One of the safest and most accurate diagnostic devices used to evaluate an animal’s heart health at our hospitals is the electrocardiogram, or ECG. By recording electrical impulses within an animal’s heartbeat and amplifying them over 3000 times, an ECG can generate a detailed report regarding possible problems with your pet’s heart that cannot be detected otherwise.
Reasons for getting an ECG done.
- Suspects irregular heart rhythms or heart murmurs in senior pets
- Thinks certain medications are causing side effects impacting your pet’s cardiac system (heartworm medication, for example)
- Is preparing your pet for surgery requiring general anesthesia
- Wants to find out why your pet is experiencing respiratory problems/ fainting spells/difficulty breathing
- Is confirming an imaging diagnosis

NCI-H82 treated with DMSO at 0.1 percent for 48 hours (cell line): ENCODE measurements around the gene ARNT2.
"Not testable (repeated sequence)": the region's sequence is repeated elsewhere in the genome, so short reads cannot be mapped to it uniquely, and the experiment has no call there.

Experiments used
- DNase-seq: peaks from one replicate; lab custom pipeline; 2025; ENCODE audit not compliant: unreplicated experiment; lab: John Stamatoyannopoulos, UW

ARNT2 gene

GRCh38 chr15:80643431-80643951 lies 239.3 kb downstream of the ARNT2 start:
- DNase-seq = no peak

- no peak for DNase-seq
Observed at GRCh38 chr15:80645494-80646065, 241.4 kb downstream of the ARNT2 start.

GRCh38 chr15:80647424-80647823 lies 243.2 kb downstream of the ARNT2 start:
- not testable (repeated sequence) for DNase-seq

If our veterinarian thinks your pet may have a heart disease, he may want to do a cardiac work-up involving a variety of tests to formulate a more exact diagnosis. Typically, an ECG is accompanied by blood tests and possibly ultrasounds or x-rays.
Signs of heart conditions in pets may go unnoticed until the disease has progressed beyond the early stage. Unusual shortness of breath after physical activity, breathing difficulties, sleep restlessness and episodic fainting may indicate an unhealthy heart. In addition, some purebred dogs are more prone to having heart issues, such as Dachshunds, cocker spaniels and bulldogs. Your veterinarians will be happy to discuss dog breeds and their potential for acquired or congenital heart conditions.
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